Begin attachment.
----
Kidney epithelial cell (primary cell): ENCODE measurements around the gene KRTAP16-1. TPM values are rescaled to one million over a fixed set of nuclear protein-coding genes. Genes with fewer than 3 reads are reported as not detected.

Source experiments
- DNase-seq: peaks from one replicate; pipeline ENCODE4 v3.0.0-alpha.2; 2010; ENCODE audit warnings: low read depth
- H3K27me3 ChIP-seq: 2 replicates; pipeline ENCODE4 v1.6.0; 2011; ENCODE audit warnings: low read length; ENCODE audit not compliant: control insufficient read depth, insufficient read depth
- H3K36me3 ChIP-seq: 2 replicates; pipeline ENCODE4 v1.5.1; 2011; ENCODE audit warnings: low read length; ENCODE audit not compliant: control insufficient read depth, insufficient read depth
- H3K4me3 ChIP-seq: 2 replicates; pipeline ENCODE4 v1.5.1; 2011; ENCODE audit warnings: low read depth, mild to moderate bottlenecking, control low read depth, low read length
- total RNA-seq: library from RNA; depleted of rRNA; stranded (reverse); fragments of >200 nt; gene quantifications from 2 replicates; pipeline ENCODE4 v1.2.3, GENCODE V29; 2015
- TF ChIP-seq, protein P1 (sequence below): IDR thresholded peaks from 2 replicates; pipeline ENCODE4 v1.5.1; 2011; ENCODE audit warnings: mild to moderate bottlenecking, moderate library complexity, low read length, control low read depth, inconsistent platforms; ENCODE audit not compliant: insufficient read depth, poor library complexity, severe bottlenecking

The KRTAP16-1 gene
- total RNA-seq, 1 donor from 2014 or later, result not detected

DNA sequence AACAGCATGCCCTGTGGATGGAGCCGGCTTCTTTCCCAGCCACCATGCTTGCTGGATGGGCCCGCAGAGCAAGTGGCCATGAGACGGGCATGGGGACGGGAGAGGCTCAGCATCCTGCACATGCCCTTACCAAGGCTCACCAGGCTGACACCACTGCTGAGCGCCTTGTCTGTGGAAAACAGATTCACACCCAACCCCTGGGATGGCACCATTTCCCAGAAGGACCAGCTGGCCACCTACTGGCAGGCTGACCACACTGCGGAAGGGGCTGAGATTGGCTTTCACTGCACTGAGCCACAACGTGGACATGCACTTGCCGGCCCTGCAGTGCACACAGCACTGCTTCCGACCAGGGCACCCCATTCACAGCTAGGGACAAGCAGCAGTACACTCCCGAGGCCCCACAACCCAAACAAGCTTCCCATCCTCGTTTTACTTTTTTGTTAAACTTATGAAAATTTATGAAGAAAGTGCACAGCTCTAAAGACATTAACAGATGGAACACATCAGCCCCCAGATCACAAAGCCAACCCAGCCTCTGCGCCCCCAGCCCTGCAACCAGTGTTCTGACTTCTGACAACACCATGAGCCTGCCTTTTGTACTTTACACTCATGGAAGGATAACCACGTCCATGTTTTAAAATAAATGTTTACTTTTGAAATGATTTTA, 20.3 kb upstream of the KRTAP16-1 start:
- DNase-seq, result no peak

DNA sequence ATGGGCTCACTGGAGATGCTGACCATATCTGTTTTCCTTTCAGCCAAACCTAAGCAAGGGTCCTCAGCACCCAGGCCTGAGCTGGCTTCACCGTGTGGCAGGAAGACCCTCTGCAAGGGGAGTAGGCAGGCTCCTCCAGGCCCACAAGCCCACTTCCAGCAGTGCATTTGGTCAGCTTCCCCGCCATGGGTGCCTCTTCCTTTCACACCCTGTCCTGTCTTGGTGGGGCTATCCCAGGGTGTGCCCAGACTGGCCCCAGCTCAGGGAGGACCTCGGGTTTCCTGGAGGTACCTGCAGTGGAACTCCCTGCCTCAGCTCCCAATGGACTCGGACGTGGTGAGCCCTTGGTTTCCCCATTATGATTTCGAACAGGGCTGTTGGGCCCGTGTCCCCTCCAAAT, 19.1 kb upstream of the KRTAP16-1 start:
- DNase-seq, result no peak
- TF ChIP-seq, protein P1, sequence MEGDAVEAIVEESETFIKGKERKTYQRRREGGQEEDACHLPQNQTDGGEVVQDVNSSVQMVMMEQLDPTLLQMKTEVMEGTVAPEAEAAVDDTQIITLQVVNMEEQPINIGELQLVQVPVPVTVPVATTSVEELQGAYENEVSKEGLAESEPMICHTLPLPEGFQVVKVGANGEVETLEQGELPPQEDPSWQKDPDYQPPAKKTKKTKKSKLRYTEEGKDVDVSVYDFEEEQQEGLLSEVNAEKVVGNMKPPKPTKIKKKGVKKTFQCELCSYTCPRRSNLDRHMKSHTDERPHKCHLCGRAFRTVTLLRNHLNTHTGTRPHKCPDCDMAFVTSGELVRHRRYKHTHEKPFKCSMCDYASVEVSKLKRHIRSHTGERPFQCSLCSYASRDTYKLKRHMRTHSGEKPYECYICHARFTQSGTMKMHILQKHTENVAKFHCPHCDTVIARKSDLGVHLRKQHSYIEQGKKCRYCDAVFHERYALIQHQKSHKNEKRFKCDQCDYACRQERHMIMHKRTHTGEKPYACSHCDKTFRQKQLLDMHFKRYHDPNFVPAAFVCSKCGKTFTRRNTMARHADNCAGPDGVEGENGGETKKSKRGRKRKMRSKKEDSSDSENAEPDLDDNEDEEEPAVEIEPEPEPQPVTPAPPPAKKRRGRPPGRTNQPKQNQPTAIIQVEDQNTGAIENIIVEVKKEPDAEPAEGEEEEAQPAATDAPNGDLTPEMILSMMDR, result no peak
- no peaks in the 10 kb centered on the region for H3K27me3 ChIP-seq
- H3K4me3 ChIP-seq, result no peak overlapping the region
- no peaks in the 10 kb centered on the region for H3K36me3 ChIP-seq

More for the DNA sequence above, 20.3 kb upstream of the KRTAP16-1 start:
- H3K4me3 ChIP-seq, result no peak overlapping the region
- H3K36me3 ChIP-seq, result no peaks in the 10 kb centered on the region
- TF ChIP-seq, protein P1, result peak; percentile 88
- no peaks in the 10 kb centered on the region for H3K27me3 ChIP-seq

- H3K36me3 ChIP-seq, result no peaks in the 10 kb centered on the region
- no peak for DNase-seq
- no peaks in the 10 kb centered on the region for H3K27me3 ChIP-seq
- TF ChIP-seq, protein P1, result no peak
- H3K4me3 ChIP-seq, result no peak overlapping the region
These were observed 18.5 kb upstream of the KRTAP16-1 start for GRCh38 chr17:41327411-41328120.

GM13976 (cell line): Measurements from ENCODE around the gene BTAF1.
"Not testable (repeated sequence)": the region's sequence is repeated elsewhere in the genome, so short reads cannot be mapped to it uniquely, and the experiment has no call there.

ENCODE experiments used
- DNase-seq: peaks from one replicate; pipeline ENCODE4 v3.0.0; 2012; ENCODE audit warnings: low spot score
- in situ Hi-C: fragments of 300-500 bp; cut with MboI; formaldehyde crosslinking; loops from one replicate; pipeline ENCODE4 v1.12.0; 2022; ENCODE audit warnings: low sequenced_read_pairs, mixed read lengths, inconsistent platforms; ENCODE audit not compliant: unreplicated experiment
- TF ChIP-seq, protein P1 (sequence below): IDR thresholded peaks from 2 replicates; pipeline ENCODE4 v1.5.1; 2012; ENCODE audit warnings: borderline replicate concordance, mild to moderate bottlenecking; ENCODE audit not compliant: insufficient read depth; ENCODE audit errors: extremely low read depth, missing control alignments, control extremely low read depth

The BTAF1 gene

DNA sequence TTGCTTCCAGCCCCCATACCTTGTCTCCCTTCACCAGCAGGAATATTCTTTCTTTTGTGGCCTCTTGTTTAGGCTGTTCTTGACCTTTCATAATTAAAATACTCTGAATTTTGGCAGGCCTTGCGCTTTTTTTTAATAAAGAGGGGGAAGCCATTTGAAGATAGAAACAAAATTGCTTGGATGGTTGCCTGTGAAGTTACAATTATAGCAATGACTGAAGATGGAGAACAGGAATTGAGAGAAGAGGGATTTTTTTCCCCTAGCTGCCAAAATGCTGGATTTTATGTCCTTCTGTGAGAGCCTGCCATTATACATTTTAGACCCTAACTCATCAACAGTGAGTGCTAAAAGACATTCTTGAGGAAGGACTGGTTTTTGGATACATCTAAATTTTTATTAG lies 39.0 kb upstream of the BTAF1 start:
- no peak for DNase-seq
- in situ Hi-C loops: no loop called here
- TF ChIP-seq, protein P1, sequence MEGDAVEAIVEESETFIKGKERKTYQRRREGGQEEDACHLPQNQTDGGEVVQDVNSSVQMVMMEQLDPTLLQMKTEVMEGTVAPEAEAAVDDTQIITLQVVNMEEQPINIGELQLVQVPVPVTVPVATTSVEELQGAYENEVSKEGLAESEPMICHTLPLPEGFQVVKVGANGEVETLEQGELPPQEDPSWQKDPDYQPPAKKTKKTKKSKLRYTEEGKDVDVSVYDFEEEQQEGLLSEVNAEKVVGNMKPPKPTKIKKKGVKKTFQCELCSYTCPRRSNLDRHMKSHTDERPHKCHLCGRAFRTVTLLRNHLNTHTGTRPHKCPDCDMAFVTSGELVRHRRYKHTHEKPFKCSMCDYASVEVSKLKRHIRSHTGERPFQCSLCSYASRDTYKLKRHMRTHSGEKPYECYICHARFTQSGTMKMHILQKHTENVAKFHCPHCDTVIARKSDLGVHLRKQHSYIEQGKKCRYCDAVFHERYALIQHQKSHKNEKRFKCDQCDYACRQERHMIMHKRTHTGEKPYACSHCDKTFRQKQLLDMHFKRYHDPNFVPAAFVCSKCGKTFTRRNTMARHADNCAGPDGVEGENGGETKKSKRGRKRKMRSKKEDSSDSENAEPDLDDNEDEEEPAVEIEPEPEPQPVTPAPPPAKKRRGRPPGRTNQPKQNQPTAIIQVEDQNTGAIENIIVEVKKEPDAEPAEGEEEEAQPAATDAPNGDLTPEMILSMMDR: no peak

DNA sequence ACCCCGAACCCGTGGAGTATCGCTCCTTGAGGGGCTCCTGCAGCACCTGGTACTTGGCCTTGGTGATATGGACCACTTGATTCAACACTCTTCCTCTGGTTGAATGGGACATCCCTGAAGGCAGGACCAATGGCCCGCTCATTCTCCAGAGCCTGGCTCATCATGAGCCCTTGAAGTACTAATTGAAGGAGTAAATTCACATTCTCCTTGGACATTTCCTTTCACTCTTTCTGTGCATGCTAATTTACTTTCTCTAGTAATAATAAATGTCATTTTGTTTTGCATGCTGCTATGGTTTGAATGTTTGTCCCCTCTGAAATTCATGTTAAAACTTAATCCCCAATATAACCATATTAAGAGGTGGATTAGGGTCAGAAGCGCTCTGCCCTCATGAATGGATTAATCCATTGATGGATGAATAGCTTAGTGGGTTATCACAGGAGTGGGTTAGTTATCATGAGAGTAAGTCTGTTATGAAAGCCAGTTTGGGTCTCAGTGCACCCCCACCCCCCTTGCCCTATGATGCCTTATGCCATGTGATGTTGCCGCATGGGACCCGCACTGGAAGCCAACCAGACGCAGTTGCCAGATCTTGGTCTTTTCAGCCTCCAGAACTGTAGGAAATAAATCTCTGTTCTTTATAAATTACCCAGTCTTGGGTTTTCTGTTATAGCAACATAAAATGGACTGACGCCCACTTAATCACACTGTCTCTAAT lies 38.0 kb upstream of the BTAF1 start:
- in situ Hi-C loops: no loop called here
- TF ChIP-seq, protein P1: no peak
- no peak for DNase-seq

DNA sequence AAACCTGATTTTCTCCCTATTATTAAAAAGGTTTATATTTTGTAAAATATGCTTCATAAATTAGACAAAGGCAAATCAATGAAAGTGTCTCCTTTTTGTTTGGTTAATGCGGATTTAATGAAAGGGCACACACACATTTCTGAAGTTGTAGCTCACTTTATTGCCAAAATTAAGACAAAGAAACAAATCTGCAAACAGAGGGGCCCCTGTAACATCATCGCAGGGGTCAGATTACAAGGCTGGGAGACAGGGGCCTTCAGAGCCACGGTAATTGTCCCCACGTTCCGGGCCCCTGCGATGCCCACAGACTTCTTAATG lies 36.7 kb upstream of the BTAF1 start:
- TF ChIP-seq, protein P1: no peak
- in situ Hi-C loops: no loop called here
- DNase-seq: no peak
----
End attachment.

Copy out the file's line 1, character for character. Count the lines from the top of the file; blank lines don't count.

Kidney epithelial cell (primary cell): ENCODE measurements around the gene KRTAP16-1. TPM values are rescaled to one million over a fixed set of nuclear protein-coding genes. Genes with fewer than 3 reads are reported as not detected.